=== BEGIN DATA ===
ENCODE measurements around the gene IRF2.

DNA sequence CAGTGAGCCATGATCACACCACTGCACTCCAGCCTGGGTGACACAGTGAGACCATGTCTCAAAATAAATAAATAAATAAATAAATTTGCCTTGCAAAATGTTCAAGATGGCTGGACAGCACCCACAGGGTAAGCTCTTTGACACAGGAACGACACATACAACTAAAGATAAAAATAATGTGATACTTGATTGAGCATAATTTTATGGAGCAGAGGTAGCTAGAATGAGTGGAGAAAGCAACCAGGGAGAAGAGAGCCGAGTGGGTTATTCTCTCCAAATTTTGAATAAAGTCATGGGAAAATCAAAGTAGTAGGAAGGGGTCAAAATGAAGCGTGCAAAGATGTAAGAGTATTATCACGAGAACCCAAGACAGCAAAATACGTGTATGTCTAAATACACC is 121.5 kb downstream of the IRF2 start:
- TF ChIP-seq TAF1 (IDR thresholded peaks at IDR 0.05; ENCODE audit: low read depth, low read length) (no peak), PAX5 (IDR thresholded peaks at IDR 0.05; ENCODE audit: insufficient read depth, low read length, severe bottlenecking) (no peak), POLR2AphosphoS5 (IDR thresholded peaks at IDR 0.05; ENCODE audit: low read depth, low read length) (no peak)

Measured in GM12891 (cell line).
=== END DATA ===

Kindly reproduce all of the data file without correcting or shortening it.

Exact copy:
ENCODE measurements around the gene IRF2.

DNA sequence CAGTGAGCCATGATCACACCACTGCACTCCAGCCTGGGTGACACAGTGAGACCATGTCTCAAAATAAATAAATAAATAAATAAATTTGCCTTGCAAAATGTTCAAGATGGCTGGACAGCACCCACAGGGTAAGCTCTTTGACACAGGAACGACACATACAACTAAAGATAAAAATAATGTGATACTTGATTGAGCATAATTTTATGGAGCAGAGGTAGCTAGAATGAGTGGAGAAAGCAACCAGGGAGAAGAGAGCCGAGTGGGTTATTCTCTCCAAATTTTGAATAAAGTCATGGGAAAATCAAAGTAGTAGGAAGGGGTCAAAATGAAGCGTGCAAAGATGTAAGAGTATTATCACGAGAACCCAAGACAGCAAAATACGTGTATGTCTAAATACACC is 121.5 kb downstream of the IRF2 start:
- TF ChIP-seq TAF1 (IDR thresholded peaks at IDR 0.05; ENCODE audit: low read depth, low read length) (no peak), PAX5 (IDR thresholded peaks at IDR 0.05; ENCODE audit: insufficient read depth, low read length, severe bottlenecking) (no peak), POLR2AphosphoS5 (IDR thresholded peaks at IDR 0.05; ENCODE audit: low read depth, low read length) (no peak)

Measured in GM12891 (cell line).